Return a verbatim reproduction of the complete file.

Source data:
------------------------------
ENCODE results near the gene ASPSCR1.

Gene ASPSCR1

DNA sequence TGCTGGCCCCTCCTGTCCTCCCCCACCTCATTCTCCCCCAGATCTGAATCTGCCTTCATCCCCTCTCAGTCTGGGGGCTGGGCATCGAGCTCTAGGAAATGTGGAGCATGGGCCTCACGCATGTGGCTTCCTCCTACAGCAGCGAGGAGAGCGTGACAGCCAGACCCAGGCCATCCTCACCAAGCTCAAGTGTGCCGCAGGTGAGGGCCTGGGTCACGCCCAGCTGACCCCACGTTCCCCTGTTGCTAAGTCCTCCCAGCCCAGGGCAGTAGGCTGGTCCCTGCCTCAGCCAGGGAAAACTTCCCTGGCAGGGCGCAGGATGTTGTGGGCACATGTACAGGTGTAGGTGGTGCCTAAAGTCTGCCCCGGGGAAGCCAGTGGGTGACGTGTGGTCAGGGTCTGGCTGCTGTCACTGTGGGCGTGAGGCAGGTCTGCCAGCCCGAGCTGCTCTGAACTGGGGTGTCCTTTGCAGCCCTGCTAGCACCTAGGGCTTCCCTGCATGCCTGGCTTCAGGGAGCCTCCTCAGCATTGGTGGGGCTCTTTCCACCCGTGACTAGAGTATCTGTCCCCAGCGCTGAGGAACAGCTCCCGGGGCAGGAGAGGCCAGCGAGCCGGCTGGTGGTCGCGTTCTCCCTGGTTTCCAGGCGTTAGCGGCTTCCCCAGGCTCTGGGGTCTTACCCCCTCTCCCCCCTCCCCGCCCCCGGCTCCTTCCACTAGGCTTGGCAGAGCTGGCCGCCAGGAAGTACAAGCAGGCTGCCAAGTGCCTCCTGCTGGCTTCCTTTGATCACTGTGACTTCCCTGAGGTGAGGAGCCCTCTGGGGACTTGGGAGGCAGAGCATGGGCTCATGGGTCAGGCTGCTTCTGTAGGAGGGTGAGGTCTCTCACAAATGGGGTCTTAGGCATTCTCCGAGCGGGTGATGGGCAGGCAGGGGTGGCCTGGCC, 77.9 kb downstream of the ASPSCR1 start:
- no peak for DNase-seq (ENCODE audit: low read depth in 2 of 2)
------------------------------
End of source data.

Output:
ENCODE results near the gene ASPSCR1.

Gene ASPSCR1

DNA sequence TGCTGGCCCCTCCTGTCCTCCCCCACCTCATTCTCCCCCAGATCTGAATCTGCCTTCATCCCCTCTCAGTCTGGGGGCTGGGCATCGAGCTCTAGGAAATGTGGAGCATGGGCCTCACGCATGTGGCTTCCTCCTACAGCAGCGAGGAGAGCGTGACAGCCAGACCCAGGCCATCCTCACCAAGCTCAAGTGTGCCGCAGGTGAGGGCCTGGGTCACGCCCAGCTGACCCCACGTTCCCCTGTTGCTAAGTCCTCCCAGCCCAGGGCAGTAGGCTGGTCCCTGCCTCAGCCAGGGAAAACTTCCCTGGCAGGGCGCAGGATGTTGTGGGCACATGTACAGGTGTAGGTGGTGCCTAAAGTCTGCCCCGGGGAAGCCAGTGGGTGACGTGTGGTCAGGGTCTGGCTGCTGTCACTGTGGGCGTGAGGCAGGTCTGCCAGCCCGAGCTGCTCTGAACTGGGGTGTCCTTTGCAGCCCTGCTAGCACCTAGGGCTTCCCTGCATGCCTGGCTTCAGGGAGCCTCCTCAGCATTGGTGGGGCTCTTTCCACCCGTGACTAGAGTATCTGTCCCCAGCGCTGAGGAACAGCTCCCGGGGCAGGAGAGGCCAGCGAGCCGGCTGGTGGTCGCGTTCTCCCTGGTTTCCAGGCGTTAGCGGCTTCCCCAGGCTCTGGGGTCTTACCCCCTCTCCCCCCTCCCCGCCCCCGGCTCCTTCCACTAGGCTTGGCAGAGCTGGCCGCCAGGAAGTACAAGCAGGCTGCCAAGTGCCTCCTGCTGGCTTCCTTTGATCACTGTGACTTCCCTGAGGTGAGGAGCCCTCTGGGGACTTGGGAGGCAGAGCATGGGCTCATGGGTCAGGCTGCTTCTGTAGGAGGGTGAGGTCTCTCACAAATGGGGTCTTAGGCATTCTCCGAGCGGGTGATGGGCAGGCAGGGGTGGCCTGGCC, 77.9 kb downstream of the ASPSCR1 start:
- no peak for DNase-seq (ENCODE audit: low read depth in 2 of 2)